Sunday, October 24, 2010
Obama's Failure Agenda
By Alan Caruba
Normally, we assume that anyone who runs for and assumes the office of president has an agenda intended to succeed and thereby ensure that history will look favorably on his accomplishments. The men who served in that office craved success and loathed failure.
Barack Obama didn’t merely promise hope and change. On June 3, 2008 in his nomination victory speech, he said that “this was the moment when we began to provide care for the sick and good jobs to the jobless; this was the moment when the rise of the oceans began to slow and our planet began to heal…”
Lovely rhetoric, soaring oratory, but the sick were being cared for in hospitals all over America, even if they could not afford it because the law required such care then and now. No one was being turned away at the emergency room. As for jobs, in 2008 the unemployment rate rose to 6.1%, the highest level since September 2003. Today, it officially stands at 9.6% and is widely understood to be far closer in reality to 20%.
As for the Earth beginning to heal, I have no idea what he meant by that and I doubt anybody else did. Last time I checked, the Earth was doing just fine. The seas, meantime, have been rising a few millimeters each century and give no indication of stopping.
What will end, however, is the control of Congress by the Democrats in November; definitely the House and even possibly the Senate. What has already ended is Barack Obama’s credibility. Few people who have been paying attention believe anything the man says.
It took less than half his term to achieve this, but it began with his oath of office that required a “do-over”. Legislatively, letting Nancy Pelosi write and ram through a $787 billion stimulus bill was an indicator that Obama was clueless regarding ways to jump-start the economy. Obama signed it into law in February 2009.
Meanwhile he busied himself taking over ownership of General Motors and Chrysler, signing off on a failed “Cash for Clunkers” program.
The stimulus program, the American Recovery and Reinvestment Act, spent $63 million on a tunnel to nowhere in Pittsburgh, an $89,000 sidewalk that led to a ditch in Boynton, Oklahoma, and the president’s belated discovery that there were no “shovel ready” projects.
Among the projects were $1.9 million for international ant research, $554,763 for the National Forest Service to replace windows in a closed Mount St. Helens visitor center, and $308 million for a joint clean energy venture with BP, the oil company best known these days for the Gulf of Mexico spill.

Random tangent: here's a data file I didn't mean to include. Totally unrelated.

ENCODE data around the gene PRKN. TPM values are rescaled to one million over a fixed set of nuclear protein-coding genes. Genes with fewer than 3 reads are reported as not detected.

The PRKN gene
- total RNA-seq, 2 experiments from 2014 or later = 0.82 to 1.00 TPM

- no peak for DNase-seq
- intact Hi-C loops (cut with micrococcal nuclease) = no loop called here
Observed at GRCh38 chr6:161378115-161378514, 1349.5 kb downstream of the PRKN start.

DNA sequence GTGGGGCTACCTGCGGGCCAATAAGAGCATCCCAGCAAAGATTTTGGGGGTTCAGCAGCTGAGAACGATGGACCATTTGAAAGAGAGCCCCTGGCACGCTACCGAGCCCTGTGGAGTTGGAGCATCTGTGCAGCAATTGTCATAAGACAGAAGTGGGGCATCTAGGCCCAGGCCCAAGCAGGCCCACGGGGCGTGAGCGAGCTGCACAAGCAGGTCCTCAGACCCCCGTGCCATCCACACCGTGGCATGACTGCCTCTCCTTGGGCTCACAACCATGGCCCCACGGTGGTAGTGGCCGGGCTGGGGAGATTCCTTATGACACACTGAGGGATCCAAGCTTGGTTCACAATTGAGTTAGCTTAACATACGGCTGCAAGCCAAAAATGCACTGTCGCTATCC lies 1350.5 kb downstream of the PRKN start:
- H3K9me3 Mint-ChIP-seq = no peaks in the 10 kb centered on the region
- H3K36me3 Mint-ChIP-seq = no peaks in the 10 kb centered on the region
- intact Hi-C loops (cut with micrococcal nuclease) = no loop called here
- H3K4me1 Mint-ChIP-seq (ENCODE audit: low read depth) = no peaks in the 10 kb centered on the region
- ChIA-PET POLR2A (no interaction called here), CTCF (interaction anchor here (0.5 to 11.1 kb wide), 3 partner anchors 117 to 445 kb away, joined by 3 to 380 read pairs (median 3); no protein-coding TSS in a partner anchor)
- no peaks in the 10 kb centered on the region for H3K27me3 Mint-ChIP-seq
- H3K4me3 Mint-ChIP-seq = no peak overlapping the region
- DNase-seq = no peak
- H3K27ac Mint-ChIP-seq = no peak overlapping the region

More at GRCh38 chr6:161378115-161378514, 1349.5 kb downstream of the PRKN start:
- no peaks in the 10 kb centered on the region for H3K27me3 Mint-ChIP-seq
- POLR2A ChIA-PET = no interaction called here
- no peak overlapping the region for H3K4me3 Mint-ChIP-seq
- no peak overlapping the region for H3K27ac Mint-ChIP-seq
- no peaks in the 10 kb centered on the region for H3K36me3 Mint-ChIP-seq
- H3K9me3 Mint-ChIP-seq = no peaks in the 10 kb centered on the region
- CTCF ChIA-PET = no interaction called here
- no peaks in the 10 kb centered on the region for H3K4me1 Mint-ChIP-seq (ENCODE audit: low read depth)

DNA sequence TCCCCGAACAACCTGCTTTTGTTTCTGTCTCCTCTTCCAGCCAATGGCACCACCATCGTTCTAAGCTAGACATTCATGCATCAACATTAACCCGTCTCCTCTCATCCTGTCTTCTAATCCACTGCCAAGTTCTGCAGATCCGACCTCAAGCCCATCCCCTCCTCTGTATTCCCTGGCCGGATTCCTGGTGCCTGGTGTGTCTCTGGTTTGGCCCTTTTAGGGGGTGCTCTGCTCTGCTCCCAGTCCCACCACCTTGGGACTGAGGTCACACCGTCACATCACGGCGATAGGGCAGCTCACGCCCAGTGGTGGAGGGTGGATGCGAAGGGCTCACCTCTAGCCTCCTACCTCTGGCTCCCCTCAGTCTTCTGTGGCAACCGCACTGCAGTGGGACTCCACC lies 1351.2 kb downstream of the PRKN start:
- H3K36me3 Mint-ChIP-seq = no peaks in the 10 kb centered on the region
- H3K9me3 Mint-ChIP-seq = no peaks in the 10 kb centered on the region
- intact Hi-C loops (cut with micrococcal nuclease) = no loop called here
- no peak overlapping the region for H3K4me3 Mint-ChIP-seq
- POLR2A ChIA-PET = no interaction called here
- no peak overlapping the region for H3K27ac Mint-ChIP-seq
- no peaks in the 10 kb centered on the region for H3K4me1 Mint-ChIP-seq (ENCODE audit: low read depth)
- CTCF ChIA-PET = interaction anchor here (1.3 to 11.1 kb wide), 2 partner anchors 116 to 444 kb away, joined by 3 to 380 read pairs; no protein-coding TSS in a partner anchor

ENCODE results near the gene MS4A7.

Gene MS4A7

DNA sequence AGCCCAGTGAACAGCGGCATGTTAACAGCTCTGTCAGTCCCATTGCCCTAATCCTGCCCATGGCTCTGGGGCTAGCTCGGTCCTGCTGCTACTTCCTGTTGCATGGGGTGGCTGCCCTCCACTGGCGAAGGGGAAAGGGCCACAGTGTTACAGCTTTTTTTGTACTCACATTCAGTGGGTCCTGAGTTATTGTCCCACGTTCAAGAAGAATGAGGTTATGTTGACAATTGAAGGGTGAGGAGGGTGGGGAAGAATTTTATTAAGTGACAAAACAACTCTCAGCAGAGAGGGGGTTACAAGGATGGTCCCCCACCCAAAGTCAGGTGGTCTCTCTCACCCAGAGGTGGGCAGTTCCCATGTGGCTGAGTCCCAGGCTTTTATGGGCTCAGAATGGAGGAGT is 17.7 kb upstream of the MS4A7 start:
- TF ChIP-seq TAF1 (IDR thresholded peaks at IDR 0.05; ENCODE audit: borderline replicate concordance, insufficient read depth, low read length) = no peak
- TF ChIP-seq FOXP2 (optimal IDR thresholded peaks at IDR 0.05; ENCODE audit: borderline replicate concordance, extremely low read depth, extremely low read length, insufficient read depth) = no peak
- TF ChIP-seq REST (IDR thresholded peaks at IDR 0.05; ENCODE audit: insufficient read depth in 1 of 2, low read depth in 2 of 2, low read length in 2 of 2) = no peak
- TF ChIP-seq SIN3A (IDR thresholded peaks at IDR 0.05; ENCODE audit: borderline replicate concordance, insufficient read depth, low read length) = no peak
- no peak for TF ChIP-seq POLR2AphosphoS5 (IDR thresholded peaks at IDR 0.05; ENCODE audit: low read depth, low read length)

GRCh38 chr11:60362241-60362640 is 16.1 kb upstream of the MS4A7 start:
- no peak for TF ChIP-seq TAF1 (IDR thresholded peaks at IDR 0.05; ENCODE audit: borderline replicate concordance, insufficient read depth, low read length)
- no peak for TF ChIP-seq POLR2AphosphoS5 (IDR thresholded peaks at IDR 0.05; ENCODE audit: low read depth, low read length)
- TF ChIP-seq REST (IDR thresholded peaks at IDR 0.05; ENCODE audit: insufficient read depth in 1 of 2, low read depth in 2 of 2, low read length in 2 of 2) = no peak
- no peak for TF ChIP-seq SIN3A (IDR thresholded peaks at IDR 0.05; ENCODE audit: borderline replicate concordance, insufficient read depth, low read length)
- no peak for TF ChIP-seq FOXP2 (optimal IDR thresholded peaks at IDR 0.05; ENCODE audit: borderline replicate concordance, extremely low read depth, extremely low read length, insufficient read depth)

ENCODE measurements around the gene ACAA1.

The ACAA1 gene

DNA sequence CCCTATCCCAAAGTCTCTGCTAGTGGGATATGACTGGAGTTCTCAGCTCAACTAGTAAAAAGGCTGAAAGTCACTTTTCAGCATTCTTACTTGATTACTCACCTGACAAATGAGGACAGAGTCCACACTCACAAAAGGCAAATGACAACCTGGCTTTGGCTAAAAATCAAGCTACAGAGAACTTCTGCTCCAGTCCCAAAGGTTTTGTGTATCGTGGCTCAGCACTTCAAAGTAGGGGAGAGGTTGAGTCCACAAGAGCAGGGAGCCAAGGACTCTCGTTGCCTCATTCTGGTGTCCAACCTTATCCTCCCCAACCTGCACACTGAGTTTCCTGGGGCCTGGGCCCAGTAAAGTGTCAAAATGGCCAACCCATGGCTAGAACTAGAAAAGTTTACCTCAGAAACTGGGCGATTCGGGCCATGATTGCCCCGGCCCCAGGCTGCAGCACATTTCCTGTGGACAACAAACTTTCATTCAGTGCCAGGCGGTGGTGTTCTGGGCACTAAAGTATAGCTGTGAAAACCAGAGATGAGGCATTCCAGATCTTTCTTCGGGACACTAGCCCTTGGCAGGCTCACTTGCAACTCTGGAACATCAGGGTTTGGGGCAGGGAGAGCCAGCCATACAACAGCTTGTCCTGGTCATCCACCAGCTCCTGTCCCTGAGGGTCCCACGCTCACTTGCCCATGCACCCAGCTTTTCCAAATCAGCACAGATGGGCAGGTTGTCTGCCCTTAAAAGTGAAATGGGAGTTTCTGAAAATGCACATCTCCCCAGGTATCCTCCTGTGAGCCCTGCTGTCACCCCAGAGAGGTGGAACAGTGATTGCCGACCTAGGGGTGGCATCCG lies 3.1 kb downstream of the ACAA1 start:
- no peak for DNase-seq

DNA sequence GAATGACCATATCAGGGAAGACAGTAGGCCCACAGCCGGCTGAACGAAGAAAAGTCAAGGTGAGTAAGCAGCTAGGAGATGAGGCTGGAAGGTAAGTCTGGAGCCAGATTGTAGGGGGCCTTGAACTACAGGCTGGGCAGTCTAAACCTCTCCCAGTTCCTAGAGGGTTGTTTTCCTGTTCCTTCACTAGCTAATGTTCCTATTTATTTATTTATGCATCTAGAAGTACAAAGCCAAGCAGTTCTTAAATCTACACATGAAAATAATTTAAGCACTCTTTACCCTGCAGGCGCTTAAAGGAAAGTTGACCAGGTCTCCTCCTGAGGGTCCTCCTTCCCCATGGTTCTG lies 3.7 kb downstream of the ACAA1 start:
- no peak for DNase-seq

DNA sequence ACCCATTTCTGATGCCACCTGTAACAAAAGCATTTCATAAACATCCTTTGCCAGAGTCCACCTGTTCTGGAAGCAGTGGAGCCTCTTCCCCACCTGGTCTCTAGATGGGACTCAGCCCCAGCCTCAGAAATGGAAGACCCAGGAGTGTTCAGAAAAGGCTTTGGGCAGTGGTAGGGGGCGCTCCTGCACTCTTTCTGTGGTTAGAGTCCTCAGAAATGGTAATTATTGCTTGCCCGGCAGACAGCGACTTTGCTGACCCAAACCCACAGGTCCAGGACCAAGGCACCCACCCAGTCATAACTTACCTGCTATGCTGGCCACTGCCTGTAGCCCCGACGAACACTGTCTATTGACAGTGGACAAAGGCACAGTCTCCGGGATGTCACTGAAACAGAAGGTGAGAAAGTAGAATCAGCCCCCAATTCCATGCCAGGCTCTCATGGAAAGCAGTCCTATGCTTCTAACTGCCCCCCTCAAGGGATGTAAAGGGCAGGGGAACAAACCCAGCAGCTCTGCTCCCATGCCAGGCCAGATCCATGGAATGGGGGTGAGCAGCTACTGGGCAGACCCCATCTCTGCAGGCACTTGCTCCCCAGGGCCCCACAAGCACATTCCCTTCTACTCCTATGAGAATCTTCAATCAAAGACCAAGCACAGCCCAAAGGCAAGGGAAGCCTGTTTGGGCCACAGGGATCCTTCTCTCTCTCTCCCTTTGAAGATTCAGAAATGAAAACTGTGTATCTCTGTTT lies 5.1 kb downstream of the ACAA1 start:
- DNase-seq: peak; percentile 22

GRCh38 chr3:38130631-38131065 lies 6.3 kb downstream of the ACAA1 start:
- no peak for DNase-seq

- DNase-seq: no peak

While Americans were losing jobs and seeing their homes foreclosed upon, the Obama administration was spending $700,000 to study why monkeys respond negatively to inequality, $529,000 to study the effects of the environment on local populations—in the Himalayas, and $456,000 to study the circulation of Neptune’s atmosphere.
Nearly $9 million was spent on signs promoting the administration’s sponsorship of various stimulus projects.
His idea of partisanship was to tell Republicans in Congress “We won.”
His press conferences were such disasters there was a stretch of more than 300 days between the last two.
His foreign policy decisions included abandoning Poland, Tibet, and Israel. His efforts to entice Iran were rebuffed and the leaders of European nations and Russia made no secret that they regarded him as a dunce.
Obama took credit for the official end of the Iraq War even though that had been set in motion by the Bush administration well before his election. Instead of just closing down U.S. participation in the Afghanistan quagmire, Obama prolonged it.
At the heart of the mortgage loan financial collapse were two government entities, Fannie Mae and Freddie Mac, but when the Obama administration signed off on new regulations for Wall Street, neither were even mentioned in the reform legislation.
Big Government will keep getting bigger as agencies such as the Security Exchange Commission increases its budget by twenty percent to $1.2 billion, more than triple its size in 2000. It is expected to increase by more than one thousand people to about 4,700 regulators, a 36% increase from 2007.
Left unsaid that this is the same SEC that failed to spot Bernie Madoff’s $50 billion Ponzi scheme or did anything regarding what were later deemed “toxic assets” requiring a TARP program to bail out the banks, investment firms, and AIG, an insurance company.
Absolutely nothing good can be said for Obamacare. Most Americans opposed its passage and most say they want it repealed.